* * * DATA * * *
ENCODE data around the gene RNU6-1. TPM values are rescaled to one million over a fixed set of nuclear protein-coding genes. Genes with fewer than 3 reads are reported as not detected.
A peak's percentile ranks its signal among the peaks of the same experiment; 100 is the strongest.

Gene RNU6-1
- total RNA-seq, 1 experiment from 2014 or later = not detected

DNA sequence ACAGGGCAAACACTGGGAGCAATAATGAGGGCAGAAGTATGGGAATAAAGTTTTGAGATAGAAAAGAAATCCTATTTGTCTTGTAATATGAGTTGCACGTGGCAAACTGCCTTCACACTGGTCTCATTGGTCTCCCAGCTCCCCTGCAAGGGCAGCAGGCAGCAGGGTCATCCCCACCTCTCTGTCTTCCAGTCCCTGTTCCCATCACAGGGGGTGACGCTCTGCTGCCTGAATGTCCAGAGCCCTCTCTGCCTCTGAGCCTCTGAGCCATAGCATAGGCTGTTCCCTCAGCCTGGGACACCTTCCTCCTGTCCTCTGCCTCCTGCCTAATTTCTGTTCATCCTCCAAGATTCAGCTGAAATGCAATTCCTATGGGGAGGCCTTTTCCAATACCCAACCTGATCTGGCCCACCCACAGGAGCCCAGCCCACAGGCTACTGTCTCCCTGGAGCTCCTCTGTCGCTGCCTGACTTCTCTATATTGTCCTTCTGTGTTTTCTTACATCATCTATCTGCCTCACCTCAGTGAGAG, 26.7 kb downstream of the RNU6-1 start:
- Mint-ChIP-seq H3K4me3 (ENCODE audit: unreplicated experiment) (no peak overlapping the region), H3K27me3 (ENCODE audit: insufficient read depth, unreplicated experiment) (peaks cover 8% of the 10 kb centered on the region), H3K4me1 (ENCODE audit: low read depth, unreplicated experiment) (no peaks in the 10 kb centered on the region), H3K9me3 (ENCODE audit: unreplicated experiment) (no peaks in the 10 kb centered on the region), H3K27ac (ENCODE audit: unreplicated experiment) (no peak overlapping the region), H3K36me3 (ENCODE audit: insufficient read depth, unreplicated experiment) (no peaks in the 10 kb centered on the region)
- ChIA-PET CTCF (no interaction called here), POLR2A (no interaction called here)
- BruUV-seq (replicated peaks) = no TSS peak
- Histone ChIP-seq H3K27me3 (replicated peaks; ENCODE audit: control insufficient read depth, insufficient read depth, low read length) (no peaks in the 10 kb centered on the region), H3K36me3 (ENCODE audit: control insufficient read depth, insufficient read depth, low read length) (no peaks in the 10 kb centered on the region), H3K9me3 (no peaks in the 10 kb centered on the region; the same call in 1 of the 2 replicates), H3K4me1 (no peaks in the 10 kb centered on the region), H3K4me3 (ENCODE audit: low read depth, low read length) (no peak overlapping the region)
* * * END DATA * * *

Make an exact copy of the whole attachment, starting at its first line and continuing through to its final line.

ENCODE data around the gene RNU6-1. TPM values are rescaled to one million over a fixed set of nuclear protein-coding genes. Genes with fewer than 3 reads are reported as not detected.
A peak's percentile ranks its signal among the peaks of the same experiment; 100 is the strongest.

Gene RNU6-1
- total RNA-seq, 1 experiment from 2014 or later = not detected

DNA sequence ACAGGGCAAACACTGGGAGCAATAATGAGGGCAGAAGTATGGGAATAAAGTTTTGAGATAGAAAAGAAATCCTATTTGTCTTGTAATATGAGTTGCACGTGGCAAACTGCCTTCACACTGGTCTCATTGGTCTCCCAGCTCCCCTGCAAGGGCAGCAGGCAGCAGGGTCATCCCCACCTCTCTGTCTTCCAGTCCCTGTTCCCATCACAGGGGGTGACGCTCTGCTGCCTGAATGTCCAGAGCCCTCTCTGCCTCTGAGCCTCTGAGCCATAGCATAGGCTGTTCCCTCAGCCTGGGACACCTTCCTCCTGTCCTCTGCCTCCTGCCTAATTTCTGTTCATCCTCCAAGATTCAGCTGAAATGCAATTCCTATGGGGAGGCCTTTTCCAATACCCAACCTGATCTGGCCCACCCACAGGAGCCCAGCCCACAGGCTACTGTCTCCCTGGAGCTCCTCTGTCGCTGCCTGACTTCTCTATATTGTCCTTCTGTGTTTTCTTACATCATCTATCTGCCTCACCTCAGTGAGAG, 26.7 kb downstream of the RNU6-1 start:
- Mint-ChIP-seq H3K4me3 (ENCODE audit: unreplicated experiment) (no peak overlapping the region), H3K27me3 (ENCODE audit: insufficient read depth, unreplicated experiment) (peaks cover 8% of the 10 kb centered on the region), H3K4me1 (ENCODE audit: low read depth, unreplicated experiment) (no peaks in the 10 kb centered on the region), H3K9me3 (ENCODE audit: unreplicated experiment) (no peaks in the 10 kb centered on the region), H3K27ac (ENCODE audit: unreplicated experiment) (no peak overlapping the region), H3K36me3 (ENCODE audit: insufficient read depth, unreplicated experiment) (no peaks in the 10 kb centered on the region)
- ChIA-PET CTCF (no interaction called here), POLR2A (no interaction called here)
- BruUV-seq (replicated peaks) = no TSS peak
- Histone ChIP-seq H3K27me3 (replicated peaks; ENCODE audit: control insufficient read depth, insufficient read depth, low read length) (no peaks in the 10 kb centered on the region), H3K36me3 (ENCODE audit: control insufficient read depth, insufficient read depth, low read length) (no peaks in the 10 kb centered on the region), H3K9me3 (no peaks in the 10 kb centered on the region; the same call in 1 of the 2 replicates), H3K4me1 (no peaks in the 10 kb centered on the region), H3K4me3 (ENCODE audit: low read depth, low read length) (no peak overlapping the region)